Wide Grip Chins (weighted)

    Don't do wide grip chins. Ever.

    Normal, comfortable width is better for muscular development and safer.

    The journal / I live here.

    If I were to start from scratch as a young 13 year old again, I would do every press, squat, and perhaps deadlifts, for my entire career with chains. -- Dan John

  16. #16

  17. #17
    Senior Member brewski053's Avatar
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    Quote Originally Posted by MixmasterNash
    Don't do wide grip chins. Ever.

    Normal, comfortable width is better for muscular development and safer.
    i just left that one was is....
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  18. #18
    Senior Member Sidior's Avatar
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    Quote Originally Posted by Canadian Crippler
    What's with all these weird splits? Shoulders and bi's?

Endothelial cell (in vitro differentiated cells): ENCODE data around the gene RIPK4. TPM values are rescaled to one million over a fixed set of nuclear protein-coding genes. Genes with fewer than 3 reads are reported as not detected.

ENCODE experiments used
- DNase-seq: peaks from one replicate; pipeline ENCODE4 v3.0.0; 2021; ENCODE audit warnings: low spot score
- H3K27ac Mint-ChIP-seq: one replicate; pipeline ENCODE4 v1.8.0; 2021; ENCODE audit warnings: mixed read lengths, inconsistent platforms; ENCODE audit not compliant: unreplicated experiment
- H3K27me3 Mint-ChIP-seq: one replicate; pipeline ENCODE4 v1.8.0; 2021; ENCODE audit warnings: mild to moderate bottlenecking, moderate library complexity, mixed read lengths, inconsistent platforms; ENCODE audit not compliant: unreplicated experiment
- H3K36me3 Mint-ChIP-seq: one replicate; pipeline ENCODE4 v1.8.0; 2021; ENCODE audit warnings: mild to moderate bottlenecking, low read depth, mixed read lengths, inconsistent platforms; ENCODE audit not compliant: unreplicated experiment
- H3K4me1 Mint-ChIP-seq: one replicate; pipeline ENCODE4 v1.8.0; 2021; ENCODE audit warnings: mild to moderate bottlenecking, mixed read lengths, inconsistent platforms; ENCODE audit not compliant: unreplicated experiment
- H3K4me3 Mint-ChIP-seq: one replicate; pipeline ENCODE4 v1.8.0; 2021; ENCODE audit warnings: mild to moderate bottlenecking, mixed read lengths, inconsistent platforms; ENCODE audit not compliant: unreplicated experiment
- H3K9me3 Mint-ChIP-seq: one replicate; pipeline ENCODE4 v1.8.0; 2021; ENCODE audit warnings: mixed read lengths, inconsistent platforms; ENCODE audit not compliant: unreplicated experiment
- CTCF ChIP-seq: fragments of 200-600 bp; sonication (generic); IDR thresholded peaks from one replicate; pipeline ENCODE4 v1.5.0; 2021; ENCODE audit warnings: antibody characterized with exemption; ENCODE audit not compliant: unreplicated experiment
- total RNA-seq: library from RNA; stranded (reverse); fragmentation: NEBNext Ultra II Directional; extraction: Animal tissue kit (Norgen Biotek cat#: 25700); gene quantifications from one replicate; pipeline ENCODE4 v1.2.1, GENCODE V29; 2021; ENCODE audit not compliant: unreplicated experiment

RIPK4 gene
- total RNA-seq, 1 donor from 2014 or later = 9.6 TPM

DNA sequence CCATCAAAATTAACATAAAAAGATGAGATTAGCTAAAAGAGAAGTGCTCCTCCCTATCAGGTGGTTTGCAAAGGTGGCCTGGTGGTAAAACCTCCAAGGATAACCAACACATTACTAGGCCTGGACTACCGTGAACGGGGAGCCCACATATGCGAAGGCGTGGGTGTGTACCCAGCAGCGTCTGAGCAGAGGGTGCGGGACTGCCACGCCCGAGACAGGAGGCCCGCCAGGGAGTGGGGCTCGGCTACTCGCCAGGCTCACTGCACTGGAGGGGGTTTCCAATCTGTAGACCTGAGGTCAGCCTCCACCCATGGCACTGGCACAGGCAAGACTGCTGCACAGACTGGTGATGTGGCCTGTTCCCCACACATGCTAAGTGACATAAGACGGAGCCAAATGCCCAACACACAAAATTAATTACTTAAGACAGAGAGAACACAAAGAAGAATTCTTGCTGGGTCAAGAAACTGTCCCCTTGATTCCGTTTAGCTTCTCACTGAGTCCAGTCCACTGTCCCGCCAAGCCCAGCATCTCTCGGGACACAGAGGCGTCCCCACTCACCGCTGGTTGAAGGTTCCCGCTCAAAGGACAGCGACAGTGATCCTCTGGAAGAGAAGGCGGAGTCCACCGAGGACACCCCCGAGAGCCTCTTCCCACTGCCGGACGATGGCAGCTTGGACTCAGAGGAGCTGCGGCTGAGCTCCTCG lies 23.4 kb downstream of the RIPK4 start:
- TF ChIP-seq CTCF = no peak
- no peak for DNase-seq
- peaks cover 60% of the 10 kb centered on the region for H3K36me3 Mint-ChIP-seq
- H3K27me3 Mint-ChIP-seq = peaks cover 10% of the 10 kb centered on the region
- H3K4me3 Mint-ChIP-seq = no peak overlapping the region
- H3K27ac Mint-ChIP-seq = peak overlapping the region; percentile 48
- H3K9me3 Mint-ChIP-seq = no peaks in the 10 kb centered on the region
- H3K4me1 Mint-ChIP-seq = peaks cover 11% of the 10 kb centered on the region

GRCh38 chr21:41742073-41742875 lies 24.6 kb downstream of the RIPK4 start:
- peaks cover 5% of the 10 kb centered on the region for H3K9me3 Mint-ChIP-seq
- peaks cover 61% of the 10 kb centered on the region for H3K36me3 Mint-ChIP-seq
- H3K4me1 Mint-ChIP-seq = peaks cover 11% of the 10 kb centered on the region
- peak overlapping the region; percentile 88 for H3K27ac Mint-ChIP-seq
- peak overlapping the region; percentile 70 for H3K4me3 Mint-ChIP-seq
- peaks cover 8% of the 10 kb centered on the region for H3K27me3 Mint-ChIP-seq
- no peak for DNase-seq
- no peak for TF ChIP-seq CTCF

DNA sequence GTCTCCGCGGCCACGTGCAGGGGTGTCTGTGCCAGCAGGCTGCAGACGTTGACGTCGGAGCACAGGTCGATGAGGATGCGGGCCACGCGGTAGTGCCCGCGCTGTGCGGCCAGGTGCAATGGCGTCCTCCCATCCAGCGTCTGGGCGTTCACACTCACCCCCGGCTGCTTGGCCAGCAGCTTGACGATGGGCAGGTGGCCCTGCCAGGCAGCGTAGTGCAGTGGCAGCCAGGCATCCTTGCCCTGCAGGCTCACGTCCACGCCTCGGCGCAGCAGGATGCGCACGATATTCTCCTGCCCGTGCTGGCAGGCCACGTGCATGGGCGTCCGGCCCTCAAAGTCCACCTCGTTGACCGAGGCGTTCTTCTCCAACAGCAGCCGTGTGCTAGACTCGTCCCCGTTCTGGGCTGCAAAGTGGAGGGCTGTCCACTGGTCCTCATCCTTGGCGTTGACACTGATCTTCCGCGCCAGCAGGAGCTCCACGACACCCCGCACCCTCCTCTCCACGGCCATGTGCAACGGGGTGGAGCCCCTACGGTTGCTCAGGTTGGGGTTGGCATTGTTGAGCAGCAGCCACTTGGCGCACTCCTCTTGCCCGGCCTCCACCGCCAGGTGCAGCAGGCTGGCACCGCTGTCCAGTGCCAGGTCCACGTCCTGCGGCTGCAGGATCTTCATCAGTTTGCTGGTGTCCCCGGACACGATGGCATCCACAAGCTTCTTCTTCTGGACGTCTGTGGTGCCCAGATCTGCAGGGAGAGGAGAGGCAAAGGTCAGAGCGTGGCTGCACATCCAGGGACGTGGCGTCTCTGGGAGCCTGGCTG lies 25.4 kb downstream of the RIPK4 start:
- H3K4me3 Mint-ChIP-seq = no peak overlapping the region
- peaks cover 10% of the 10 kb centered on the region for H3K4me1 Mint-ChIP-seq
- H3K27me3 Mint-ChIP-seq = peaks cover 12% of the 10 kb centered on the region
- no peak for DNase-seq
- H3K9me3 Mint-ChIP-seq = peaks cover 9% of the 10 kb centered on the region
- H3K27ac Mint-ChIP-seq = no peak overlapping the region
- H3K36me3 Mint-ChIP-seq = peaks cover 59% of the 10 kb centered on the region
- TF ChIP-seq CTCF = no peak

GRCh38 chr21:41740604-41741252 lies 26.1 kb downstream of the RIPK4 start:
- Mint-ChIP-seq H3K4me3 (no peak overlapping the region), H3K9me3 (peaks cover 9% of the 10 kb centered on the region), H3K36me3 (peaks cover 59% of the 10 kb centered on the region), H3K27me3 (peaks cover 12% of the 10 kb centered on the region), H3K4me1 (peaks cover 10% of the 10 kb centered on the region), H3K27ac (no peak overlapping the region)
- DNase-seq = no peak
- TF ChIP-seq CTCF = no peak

Anyways, why not try an upper/lower? I found my best gains with that routine by far... God knows why I'm doing something loserific right now.
    nothing wrong with shoulders and bis, I usually run a 4 day split
    Day 1: Chest and abs(sometimes heh)
    Day 2: Back and tris
    Day 3: Shoulders and bis
    Day 4: Legs and traps
    day off

    seems to work well for me
    PRs: 655/525/645 = 1825 Total
    Meet PRs: Bench Only 525

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  19. #19
    Senior Member Doobs's Avatar
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    Quote Originally Posted by Fitnessfreak
    ...According to my strength training instructor who has a PHD in exercise science...
    You don't need no f-in PHD for this, it's not that complicated. Ya gotta eat more if you're not gaining weight. I don't like Bis the day after back, and I'd cut a little volume like others said. As far as reps goes, 4-6 is fine for size.

  20. #20
    Wannabebig Member
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    Quote Originally Posted by Doobs
    You don't need no f-in PHD for this, it's not that complicated. Ya gotta eat more if you're not gaining weight. I don't like Bis the day after back, and I'd cut a little volume like others said. As far as reps goes, 4-6 is fine for size.